Damala – Kokhta Fortress – Shoreti Monastery – Tsitelitsikhe Fortress – Gharta Church – Ota


Route Length: 31,6 km.
Route Duration: 12 hrs. 40 min.
Min./Max. Height: 1321/2189 m.
Total Ascent/Descent: 2188/2226 m.
Route Type: Connecting
Route category of complexity: Moderate

The route starts at the center of the village Damala, near a spring, and follows the Damala – Kokhta Fortress – Shoreti Monasteri – Ota trail until it reaches the crossroad, just after crossing the Otistskali river. One road heads to the Tsitelitsikhe Fortress, while the second road turns right towards the Shoreti Monastery. Visitors coming from Kokhta Fortress can join the route here. The itinerary follows the road towards the Tsitelitsikhe Fortress. The dirt road flattened by forestry vehicles goes along the Otis Tskali valley until the silhouette of a red stone fortress appears which seems to be hanging on a steep edge of the mountain, shielded with dark coniferous woodland.

The road gradually descends and reaches the Otistskali River, follows it downstream, and soon reaches the point of intersection. You need special equipment to cross the river in springs, or you can simply take off your hiking boots, step into cold water barefoot and get to the other bank. The road enters the spruce forest, in about 300 meters turns left and follows a mountain trail leading the travelers directly to the fortress. The imposing, firmly built fort stones have reddish hue as if they had been rusted with the time flow. According to a legend, it was because of these red stones that the fort got its name. Noteworthy is planning of the fortress, at first glance it has the trapezoid shape, and its walls are slowly narrowing from the bottom to the top, creating the impression that the fort is flying into the sky. A striking view from the stronghold overlooks the entire Otistskali valley. In order to protect visitors’ safety and not to damage the monument it is not recommended to climb fortress walls.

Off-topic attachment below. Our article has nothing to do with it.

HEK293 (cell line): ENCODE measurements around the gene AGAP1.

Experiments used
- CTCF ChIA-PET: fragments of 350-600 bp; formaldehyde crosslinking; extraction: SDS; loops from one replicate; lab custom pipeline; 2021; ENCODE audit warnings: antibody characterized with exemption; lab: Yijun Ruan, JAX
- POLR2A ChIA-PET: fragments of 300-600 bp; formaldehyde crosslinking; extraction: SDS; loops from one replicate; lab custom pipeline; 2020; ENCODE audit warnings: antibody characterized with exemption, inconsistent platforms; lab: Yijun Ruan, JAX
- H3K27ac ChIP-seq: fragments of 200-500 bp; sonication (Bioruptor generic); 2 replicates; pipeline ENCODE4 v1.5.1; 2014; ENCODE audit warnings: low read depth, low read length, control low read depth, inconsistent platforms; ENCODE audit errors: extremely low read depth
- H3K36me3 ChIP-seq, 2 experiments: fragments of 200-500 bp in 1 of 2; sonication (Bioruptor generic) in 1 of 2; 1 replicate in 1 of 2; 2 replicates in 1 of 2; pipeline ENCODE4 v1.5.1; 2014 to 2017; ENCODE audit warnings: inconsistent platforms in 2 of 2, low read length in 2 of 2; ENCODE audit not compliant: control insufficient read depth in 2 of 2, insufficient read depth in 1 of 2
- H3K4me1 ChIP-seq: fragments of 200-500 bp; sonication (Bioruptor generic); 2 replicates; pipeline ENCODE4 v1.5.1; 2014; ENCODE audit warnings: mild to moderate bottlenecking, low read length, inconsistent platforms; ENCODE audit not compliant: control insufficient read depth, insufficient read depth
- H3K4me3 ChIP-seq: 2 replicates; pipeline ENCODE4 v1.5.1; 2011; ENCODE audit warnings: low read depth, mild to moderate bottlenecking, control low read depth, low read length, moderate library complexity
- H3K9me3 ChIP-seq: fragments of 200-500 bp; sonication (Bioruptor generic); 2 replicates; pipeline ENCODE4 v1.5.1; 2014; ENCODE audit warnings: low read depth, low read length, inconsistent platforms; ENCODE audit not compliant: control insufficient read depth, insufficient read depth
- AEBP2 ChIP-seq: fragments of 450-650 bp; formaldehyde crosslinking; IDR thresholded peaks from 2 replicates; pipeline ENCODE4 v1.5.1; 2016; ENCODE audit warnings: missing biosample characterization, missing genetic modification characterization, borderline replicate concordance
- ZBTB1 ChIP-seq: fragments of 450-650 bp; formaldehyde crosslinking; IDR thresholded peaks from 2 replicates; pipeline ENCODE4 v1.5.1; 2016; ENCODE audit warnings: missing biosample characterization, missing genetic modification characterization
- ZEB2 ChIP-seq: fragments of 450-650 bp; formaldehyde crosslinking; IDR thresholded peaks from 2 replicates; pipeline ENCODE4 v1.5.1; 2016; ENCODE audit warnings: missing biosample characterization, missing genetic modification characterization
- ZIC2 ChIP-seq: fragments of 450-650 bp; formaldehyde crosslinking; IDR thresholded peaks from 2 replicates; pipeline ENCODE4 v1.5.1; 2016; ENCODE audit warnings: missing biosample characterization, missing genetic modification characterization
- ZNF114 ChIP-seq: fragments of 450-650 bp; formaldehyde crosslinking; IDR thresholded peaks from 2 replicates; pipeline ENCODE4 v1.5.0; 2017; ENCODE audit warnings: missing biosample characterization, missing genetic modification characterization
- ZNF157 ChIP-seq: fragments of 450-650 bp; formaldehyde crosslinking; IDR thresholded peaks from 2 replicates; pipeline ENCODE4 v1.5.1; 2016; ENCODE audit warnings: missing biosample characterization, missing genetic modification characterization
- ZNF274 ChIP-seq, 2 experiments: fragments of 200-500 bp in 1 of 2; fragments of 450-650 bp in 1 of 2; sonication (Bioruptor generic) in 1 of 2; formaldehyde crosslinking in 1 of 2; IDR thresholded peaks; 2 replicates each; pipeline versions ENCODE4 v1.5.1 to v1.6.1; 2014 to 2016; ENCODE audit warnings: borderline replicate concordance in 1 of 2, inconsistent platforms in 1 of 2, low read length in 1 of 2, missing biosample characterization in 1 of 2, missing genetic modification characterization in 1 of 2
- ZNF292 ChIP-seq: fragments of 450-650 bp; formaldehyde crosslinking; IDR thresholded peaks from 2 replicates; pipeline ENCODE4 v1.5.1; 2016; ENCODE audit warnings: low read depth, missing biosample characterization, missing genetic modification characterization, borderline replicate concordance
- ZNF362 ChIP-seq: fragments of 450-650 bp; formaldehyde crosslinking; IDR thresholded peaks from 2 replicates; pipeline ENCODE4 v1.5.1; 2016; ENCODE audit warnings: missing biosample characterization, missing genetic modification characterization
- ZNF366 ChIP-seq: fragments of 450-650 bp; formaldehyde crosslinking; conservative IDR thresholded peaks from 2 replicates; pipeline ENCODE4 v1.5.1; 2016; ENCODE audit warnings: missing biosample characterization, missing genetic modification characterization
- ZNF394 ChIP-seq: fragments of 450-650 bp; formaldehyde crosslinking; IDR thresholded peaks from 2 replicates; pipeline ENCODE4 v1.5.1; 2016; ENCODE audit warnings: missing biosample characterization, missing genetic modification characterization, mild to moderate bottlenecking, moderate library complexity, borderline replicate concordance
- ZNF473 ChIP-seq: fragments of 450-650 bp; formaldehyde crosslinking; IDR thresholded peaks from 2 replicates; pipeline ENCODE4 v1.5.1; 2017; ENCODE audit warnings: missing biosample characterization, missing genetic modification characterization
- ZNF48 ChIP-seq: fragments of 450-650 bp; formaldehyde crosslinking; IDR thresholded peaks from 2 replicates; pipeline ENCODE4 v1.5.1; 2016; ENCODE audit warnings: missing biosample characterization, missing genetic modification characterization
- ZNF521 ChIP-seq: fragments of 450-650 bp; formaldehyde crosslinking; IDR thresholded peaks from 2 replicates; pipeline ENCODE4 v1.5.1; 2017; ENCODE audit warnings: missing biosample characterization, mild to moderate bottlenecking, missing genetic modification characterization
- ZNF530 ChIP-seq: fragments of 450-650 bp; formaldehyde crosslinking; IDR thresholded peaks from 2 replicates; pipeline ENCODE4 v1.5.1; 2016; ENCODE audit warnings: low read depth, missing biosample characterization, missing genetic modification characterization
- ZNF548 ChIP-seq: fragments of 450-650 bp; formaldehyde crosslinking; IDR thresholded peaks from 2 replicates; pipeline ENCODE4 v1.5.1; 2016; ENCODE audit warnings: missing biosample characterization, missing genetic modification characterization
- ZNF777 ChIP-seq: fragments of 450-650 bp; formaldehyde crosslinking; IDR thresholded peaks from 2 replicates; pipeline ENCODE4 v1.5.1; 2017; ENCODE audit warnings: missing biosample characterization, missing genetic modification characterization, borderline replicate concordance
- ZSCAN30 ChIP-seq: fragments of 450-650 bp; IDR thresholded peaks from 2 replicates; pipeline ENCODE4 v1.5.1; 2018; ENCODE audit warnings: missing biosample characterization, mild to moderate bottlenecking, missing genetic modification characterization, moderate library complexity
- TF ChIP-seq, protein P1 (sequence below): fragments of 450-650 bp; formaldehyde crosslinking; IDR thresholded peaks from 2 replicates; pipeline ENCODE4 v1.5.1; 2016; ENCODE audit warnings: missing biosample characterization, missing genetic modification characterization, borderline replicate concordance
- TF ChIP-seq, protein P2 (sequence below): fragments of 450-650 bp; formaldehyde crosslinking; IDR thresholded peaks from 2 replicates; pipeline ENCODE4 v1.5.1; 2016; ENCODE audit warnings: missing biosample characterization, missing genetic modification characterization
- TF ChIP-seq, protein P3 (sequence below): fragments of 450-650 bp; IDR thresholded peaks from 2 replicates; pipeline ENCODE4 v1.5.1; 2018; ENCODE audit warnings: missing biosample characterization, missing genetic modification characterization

The itinerary goes back the same way, crosses Otistskali valley and follows it till the crossroads. From there the dirt road turns right, winds through broadleaved groves, crosses a vast field and light forest, goes uphill and eventually approaches a meadow, in the middle of which stands the church of Gharta, bounded by centuries-old trees and time flow. The two-nave basilica, built in the IX-X centuries, is half-ruined today, the walls of the temple are surrounded by plants, and unique fragments of steles, splendid ornaments and stone crosses are scattered in the yard. The vast forested field near the church is an excellent camping site.
An old spring is pouring near the Church, from that very spot the route continues towards village Ota, crosses a small forest, a plain field and enters the village. The itinerary bypasses village dwellings and ends up at the center of the village.

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